Rick Fields (1942-1999)

By Pw | Whole Earth, Fall 1999 | Go to article overview
Save to active project

Rick Fields (1942-1999)


Pw, Whole Earth


In 1969, Rick Fields wrote the story of the Liferaft Earth Hunger the first time Americans to experience and draw attention to world hunger. Twenty-five years later he took Zen retreats on the streets of the poorest section of New York, sleeping in doorways in order to experience the pain of homelessness without sentimentality (Instructions to the Cook: A Zen Master's Lessons in Living a Life that Matters, with Bernard Glassman; Random House, 1997). He remained a contributor to Whole Earth until his death in June. He was my roommate at college, booted by the administration in 1964 for having an affair with a woman off campus. He stayed a dear friend for thirty-five years.

Doctors gave Rick a death sentence four years before he died. He lived longer than anyone predicted, and worked, during this time, to help others die consciously. In true Whole Earth spirit, he created a practical and already classic "tool," his poetry book Fuck You, Cancer, whose straight-arrow honesty relieves heavy anxieties of people with cancer as well as those of their friends. "Death is not the enemy. Cancer is the enemy." He honed his attention to healing ("You're not dead until you die," he told the doctors), aiming and practicing as warrior for life, and for death as part of life. He absorbed cocktail after cocktail of chemotherapy, took pill after pill of Chinese medicines for his immune system, underwent gamma-knife surgery for brain tumors, meditated until he felt giddily addicted and angerless, received injections of fetal stem cells to boost his platelet count so he could absorb more chemo, accompanied a friend who pierced his own back muscles for Rick as part of the Sioux sundance, arranged his altar and home with photos of teachers, Buddhist icons, eagle feathers, dream catchers, and amulets, and played Thelonius Monk CDs.

I sat for three or four hours each day, for three days, with Rick's body.

The rest of this article is only available to active members of Questia

Sign up now for a free, 1-day trial and receive full access to:

  • Questia's entire collection
  • Automatic bibliography creation
  • More helpful research tools like notes, citations, and highlights
  • Ad-free environment

Already a member? Log in now.

Notes for this article

Add a new note
If you are trying to select text to create highlights or citations, remember that you must now click or tap on the first word, and then click or tap on the last word.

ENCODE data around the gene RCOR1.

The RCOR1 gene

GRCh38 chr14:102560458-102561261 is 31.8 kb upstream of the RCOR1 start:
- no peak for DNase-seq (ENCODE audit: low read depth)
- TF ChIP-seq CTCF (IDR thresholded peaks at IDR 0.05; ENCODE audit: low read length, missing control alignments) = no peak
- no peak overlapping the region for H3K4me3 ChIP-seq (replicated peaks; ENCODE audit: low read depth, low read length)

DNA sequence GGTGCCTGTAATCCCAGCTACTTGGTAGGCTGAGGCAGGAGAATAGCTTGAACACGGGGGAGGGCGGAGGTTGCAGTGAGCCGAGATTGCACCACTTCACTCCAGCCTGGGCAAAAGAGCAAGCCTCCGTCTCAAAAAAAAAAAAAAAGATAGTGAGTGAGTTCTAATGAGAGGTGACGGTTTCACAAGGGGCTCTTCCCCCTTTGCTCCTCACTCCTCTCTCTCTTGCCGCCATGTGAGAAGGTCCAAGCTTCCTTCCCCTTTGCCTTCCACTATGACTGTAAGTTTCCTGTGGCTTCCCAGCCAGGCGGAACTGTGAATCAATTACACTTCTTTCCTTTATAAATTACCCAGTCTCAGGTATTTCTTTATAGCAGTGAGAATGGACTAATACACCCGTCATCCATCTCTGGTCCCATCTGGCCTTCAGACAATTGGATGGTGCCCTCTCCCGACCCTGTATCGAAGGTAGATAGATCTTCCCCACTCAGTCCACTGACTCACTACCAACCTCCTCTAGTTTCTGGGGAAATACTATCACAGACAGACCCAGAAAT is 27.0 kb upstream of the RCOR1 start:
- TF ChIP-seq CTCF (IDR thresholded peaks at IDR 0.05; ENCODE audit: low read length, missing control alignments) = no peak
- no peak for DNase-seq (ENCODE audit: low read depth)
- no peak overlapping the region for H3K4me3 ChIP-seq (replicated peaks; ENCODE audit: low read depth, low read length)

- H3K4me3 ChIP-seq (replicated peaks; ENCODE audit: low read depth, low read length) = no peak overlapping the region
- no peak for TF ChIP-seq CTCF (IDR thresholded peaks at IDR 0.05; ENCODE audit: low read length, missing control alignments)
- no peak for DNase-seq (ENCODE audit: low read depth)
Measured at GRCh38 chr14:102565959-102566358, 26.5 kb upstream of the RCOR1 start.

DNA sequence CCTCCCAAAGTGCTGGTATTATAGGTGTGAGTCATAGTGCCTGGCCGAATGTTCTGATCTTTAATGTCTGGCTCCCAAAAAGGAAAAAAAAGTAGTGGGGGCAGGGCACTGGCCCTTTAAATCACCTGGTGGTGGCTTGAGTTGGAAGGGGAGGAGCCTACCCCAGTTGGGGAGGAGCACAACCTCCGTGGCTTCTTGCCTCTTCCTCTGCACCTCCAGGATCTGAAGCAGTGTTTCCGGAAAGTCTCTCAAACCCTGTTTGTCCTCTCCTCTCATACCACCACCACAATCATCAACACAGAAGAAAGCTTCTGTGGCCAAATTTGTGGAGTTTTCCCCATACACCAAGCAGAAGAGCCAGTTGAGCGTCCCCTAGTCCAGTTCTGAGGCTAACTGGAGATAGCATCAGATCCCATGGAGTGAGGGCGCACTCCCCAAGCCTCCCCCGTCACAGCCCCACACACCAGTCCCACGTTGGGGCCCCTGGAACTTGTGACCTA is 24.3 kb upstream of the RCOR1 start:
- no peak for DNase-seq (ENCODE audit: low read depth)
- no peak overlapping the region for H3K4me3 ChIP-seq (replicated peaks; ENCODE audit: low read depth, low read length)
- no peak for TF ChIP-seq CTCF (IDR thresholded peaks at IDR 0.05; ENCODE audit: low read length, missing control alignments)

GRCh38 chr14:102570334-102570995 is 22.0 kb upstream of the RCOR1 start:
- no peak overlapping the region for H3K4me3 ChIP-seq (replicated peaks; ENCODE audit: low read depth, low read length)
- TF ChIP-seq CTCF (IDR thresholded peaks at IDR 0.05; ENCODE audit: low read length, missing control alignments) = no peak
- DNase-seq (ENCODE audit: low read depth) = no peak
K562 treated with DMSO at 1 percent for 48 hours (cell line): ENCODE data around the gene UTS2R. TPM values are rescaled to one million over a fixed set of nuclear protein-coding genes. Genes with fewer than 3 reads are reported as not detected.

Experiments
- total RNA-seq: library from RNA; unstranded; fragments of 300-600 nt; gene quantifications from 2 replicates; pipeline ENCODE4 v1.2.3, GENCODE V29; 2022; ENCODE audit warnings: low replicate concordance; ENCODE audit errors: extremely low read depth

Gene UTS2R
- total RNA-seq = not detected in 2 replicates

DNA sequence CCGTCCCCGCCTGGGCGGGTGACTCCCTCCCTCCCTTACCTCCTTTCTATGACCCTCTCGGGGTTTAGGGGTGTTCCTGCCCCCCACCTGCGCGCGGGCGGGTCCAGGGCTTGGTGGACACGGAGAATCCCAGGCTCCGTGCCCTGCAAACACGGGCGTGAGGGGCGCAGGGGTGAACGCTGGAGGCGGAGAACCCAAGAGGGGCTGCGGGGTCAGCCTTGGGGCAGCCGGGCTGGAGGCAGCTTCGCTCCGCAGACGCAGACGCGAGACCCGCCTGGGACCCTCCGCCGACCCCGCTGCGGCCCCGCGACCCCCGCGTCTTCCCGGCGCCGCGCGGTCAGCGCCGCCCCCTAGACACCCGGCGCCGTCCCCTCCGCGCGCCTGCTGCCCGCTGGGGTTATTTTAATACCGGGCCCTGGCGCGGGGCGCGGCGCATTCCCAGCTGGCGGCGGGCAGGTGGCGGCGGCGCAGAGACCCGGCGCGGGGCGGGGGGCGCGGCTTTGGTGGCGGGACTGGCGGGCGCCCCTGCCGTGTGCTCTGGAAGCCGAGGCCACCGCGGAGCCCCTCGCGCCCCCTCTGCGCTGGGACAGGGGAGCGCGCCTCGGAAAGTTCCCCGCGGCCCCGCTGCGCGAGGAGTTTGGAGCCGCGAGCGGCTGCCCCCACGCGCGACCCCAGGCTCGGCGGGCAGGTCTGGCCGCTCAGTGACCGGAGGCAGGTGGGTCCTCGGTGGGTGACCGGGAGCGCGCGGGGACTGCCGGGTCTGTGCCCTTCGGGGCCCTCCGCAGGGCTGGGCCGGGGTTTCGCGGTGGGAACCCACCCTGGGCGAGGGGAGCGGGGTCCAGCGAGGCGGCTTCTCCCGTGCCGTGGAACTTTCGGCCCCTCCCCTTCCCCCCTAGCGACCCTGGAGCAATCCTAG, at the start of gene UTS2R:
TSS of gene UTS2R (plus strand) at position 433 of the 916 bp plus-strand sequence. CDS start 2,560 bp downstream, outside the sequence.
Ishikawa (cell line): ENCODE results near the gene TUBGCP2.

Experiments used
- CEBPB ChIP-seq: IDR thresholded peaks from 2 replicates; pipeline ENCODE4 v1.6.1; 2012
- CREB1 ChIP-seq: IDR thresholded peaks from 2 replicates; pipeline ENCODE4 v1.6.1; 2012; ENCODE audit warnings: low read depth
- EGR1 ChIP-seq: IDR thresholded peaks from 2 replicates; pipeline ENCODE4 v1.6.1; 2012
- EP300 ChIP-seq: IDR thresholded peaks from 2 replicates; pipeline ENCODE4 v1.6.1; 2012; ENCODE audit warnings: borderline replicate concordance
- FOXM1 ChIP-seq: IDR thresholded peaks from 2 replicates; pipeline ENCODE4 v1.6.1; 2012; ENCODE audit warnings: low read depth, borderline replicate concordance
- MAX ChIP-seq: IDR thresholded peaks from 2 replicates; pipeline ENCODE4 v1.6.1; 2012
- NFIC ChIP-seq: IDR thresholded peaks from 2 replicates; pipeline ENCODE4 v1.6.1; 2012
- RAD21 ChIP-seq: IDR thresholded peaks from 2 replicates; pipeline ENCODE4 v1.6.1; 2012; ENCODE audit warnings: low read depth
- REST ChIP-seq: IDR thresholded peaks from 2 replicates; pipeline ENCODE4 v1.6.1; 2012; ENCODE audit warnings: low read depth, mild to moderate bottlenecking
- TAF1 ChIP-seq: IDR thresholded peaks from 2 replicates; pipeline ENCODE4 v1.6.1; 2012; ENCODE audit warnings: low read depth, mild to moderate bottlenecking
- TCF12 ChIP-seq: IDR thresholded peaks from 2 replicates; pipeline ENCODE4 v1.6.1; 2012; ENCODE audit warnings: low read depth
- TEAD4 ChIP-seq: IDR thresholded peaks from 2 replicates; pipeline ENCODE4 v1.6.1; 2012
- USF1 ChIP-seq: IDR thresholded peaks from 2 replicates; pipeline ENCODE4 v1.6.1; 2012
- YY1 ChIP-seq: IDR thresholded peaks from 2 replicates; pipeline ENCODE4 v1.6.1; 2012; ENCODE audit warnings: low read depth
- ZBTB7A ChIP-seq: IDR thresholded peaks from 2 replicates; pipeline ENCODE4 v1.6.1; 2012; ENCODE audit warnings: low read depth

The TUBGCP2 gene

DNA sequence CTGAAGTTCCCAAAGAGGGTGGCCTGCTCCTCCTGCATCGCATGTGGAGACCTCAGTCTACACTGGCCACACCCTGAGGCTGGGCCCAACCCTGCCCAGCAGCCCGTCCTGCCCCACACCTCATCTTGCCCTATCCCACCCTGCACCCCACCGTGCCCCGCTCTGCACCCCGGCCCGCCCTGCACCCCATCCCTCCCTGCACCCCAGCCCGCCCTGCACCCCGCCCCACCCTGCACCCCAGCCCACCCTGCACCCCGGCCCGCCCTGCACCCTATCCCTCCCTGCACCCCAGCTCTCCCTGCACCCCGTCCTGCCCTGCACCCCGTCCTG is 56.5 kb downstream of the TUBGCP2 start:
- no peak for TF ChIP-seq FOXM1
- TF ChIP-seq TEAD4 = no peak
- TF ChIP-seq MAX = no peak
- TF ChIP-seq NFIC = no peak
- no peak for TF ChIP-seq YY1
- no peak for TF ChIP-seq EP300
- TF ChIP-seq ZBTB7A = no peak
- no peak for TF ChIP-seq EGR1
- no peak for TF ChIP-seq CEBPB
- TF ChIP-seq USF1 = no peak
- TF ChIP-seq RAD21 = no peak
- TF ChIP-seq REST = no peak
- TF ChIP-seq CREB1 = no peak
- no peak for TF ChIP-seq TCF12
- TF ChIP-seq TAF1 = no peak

Loading One moment ...
Project items
Notes
Cite this article

Cited article

Style
Citations are available only to our active members.
Sign up now to cite pages or passages in MLA, APA and Chicago citation styles.

Cited article

Rick Fields (1942-1999)
Settings

Settings

Typeface
Text size Smaller Larger
Search within

Search within this article

Look up

Look up a word

  • Dictionary
  • Thesaurus
Please submit a word or phrase above.
Print this page

Print this page

Why can't I print more than one page at a time?

While we understand printed pages are helpful to our users, this limitation is necessary to help protect our publishers' copyrighted material and prevent its unlawful distribution. We are sorry for any inconvenience.
Full screen

matching results for page

Cited passage

Style
Citations are available only to our active members.
Sign up now to cite pages or passages in MLA, APA and Chicago citation styles.

Cited passage

Welcome to the new Questia Reader

The Questia Reader has been updated to provide you with an even better online reading experience.  It is now 100% Responsive, which means you can read our books and articles on any sized device you wish.  All of your favorite tools like notes, highlights, and citations are still here, but the way you select text has been updated to be easier to use, especially on touchscreen devices.  Here's how:

1. Click or tap the first word you want to select.
2. Click or tap the last word you want to select.

OK, got it!

Thanks for trying Questia!

Please continue trying out our research tools, but please note, full functionality is available only to our active members.

Your work will be lost once you leave this Web page.

For full access in an ad-free environment, sign up now for a FREE, 1-day trial.

Already a member? Log in now.

Are you sure you want to delete this highlight?